In 1949, PRC followed a socialist heavy-industry-development strategy, or the Big Push strategy. Consumption was reduced while rapid industrialization was given high priority. The government took control of a large part of the economy and redirected resources into building new factories. Entire new industries were created. Most important, economic growth was jump-started. Tight control of budget and money supply reduced inflation by the end of 1950. Though most of it was done at the expense of terrorizing the private sector of small to big businesses via the Three-anti/five-anti campaigns between 1951 to 1952. The campaigns were notorious for being Anti-Capitalists, and imposed base-less charges that allowed the government to punish capitalists with severe fines.[4]

In 1952, gross industrial output of China was estimated at 34,900 million yuan[5] in current prices.

Current GDP per capita grew a paltry 17% in the Sixties,[6] rising to 70% in the Seventies, and China surged ahead of India registering a remarkable growth of 63% in the turbulent Eighties and finally reaching a peak growth of 175% in the Nineties. However, Chinese prosperity still remains concentrated in the coastal and southern provinces and efforts have been made in recent years to expand the prosperity to the inner provinces and the industrial Northeast rust belt.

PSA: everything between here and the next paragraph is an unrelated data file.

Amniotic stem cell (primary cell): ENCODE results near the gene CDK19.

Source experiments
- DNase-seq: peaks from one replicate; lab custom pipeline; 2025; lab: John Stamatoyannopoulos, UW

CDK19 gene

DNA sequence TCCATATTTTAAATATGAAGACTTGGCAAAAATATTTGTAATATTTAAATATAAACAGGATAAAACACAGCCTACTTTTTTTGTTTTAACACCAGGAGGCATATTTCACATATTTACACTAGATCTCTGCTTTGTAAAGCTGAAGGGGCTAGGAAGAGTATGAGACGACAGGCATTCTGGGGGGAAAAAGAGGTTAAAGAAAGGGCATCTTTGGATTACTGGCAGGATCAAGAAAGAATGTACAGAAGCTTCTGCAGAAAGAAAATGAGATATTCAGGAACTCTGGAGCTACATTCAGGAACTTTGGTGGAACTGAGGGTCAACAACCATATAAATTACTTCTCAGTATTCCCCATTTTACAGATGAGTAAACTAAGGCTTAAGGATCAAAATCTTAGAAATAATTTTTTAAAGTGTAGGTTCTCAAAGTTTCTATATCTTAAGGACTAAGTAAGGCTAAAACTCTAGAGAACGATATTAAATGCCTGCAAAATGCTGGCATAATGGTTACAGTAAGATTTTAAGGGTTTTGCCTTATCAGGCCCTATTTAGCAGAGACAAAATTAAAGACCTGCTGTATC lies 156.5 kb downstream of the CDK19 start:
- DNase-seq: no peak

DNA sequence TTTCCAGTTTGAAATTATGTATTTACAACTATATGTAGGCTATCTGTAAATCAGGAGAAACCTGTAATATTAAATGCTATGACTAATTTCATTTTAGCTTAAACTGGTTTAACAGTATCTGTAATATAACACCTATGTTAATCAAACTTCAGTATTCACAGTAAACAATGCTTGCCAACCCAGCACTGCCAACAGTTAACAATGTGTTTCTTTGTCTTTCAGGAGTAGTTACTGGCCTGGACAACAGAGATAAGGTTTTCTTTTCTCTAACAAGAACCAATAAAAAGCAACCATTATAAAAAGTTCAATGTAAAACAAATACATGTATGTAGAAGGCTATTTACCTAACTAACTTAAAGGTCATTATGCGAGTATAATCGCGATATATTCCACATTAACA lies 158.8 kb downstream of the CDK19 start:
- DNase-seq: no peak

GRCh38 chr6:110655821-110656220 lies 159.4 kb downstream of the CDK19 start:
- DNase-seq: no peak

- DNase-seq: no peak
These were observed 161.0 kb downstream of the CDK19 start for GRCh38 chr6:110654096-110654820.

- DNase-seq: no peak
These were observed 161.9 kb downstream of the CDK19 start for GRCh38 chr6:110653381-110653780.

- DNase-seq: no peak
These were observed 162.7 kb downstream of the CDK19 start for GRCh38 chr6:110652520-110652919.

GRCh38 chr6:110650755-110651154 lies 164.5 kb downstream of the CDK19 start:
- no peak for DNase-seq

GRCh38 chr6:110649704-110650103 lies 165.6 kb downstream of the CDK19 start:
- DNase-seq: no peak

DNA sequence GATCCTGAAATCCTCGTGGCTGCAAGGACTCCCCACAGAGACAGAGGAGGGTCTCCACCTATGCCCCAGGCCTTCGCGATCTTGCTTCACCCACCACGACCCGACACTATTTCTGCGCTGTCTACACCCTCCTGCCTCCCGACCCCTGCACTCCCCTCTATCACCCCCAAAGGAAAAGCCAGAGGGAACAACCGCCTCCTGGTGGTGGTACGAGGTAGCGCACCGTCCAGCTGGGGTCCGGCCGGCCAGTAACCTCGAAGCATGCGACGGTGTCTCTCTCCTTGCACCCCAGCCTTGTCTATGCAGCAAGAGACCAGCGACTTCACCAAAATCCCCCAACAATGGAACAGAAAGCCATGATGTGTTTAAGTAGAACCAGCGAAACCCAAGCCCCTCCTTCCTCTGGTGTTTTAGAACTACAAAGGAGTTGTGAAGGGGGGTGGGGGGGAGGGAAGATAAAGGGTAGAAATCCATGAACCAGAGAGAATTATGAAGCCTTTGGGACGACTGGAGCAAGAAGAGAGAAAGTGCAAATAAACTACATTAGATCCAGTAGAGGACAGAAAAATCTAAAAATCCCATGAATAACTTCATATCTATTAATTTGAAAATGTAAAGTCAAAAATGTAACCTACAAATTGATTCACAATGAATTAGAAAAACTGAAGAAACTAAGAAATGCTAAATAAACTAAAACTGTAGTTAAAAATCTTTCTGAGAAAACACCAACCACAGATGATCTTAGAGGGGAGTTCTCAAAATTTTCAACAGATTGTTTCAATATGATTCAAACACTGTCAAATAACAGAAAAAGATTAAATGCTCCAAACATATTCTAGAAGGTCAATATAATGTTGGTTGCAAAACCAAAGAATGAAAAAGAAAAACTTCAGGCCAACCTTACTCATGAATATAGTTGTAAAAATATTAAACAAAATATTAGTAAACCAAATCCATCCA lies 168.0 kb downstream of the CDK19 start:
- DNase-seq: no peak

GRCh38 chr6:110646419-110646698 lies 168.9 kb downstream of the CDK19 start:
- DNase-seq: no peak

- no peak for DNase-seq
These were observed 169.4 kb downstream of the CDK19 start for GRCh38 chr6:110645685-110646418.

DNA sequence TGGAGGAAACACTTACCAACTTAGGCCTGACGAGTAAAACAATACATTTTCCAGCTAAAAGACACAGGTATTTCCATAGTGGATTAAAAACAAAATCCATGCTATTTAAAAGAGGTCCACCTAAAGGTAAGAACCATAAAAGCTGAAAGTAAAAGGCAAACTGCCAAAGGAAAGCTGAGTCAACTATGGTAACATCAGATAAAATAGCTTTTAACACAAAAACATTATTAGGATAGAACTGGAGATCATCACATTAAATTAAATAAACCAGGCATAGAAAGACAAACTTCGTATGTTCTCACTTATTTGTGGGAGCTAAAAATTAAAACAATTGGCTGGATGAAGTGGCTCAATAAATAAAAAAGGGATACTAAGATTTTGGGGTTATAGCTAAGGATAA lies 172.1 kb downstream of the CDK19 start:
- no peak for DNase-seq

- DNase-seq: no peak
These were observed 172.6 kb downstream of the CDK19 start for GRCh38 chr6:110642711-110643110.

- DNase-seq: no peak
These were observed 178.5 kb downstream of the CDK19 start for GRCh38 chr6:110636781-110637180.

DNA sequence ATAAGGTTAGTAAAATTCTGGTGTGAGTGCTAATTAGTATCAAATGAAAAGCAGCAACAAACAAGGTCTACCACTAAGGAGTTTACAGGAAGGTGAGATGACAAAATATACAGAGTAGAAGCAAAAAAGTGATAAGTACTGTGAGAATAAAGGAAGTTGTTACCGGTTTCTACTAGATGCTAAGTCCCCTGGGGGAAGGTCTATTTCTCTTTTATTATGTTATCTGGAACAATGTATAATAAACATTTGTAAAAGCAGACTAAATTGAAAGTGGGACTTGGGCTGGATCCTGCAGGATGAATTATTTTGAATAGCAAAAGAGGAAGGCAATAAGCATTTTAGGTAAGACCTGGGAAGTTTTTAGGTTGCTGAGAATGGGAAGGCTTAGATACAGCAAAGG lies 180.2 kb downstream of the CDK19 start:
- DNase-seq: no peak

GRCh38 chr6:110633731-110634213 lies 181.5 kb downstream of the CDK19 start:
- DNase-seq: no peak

In the 1980s, the PRC tried to combine central planning with market-oriented reforms to increase productivity, living standards, and technological quality without exacerbating inflation, unemployment, and budget deficits. The PRC pursued agricultural reforms, dismantling the commune system and introducing the household responsibility system that provided peasants greater decision-making in agricultural activities. The government also encouraged nonagricultural activities, such as village enterprises in rural areas, and promoted more self-management for state-owned enterprises, increased competition in the marketplace, and facilitated direct contact between mainland Chinese and foreign trading enterprises. The PRC also relied more upon foreign financing and imports.